In 2012-2013 Illinois used the Illinois Standards Achievement Test (ISAT) to test students in grades 3 through 8 in reading and math, and in grades 4 and 7 in science. The ISAT is a standards-based test, which means it measures how well students are mastering specific skills defined for each grade by the state of Illinois. The goal is for all students to score at or above the state standard.

In 2013 the Illinois State Board of Education raised the performance expectations for the ISAT in reading and math. These expectations have been adjusted to better align with the Common Core State Standards, a multi-state initiative that established year-by-year guidelines outlining the grade-specific skills and content students need to stay on the path to college and career readiness. The higher expectations of the new standards will result in a downward shift of where students rank in meeting or exceeding standards.

Source: Illinois State Board of Education

Math

The state average for Math was 60% in 2013.

2013

 
 
44%

2012

 
 
72%

2011

 
 
68%

2010

 
 
73%
Reading

The state average for Reading was 59% in 2013.

2013

 
 
44%

2012

 
 
65%

2011

 
 
67%

2010

 
 
55%
Scale: % meeting or exceeding standards

About the tests


In 2012-2013 Illinois used the Illinois Standards Achievement Test (ISAT) to test students in grades 3 through 8 in reading and math, and in grades 4 and 7 in science. The ISAT is a standards-based test, which means it measures how well students are mastering specific skills defined for each grade by the state of Illinois. The goal is for all students to score at or above the state standard.

In 2013 the Illinois State Board of Education raised the performance expectations for the ISAT in reading and math. These expectations have been adjusted to better align with the Common Core State Standards, a multi-state initiative that established year-by-year guidelines outlining the grade-specific skills and content students need to stay on the path to college and career readiness. The higher expectations of the new standards will result in a downward shift of where students rank in meeting or exceeding standards.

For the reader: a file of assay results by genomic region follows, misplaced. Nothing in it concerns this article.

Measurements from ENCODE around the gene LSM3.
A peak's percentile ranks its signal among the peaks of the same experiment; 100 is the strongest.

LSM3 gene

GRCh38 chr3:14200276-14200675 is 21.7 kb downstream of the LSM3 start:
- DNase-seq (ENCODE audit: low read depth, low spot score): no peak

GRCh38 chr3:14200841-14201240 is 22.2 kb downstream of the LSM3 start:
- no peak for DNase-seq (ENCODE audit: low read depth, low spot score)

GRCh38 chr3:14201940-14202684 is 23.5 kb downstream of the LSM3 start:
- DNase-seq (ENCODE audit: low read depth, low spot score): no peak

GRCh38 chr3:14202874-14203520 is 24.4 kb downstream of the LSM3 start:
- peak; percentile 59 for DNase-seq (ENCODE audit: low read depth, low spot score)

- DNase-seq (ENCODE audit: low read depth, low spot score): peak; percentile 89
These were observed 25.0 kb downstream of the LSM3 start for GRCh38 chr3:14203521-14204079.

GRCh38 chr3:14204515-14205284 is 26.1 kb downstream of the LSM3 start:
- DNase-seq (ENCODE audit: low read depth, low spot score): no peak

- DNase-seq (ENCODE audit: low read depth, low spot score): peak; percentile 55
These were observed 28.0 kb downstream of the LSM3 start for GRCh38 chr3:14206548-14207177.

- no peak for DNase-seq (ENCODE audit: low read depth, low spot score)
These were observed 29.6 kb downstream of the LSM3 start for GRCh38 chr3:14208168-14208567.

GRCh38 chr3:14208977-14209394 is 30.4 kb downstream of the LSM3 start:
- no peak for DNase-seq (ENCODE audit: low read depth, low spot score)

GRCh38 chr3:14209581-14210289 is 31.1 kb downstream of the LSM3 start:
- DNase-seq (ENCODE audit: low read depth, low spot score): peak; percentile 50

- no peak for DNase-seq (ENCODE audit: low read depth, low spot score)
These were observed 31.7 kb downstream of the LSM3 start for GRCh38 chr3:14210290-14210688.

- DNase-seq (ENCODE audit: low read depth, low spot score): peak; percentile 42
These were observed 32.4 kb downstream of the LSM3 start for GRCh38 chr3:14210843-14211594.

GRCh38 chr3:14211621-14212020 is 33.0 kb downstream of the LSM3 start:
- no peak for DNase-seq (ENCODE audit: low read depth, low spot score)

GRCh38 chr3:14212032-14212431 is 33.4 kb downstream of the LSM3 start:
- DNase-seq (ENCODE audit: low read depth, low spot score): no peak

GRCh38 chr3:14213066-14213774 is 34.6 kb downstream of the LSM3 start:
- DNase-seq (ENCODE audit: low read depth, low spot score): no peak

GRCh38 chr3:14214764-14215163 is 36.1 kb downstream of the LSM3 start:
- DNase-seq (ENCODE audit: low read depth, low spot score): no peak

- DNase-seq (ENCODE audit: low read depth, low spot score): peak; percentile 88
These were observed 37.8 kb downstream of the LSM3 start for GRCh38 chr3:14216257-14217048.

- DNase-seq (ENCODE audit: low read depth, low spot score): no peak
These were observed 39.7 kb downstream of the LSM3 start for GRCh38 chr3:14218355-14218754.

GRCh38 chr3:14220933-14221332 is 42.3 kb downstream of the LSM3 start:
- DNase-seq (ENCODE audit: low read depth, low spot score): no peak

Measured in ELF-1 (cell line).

Source: Illinois State Board of Education

Math

The state average for Math was 59% in 2013.

2013

 
 
47%

2012

 
 
72%

2011

 
 
75%

2010

 
 
70%
Reading

The state average for Reading was 59% in 2013.

2013

 
 
33%

2012

 
 
55%

2011

 
 
60%

2010

 
 
65%
Science

The state average for Science was 79% in 2013.

2013

 
 
63%

2012

 
 
70%

2011

 
 
54%

2010

 
 
67%
Scale: % meeting or exceeding standards

About the tests


In 2012-2013 Illinois used the Illinois Standards Achievement Test (ISAT) to test students in grades 3 through 8 in reading and math, and in grades 4 and 7 in science. The ISAT is a standards-based test, which means it measures how well students are mastering specific skills defined for each grade by the state of Illinois. The goal is for all students to score at or above the state standard.

In 2013 the Illinois State Board of Education raised the performance expectations for the ISAT in reading and math. These expectations have been adjusted to better align with the Common Core State Standards, a multi-state initiative that established year-by-year guidelines outlining the grade-specific skills and content students need to stay on the path to college and career readiness. The higher expectations of the new standards will result in a downward shift of where students rank in meeting or exceeding standards.

Source: Illinois State Board of Education

Math

The state average for Math was 59% in 2013.

2013

 
 
24%

2012

 
 
59%

2011

 
 
73%

2010

 
 
82%
Reading

The state average for Reading was 60% in 2013.

2013

 
 
35%

2012

 
 
73%

2011

 
 
77%

2010

 
 
84%
Scale: % meeting or exceeding standards

About the tests


In 2012-2013 Illinois used the Illinois Standards Achievement Test (ISAT) to test students in grades 3 through 8 in reading and math, and in grades 4 and 7 in science. The ISAT is a standards-based test, which means it measures how well students are mastering specific skills defined for each grade by the state of Illinois. The goal is for all students to score at or above the state standard.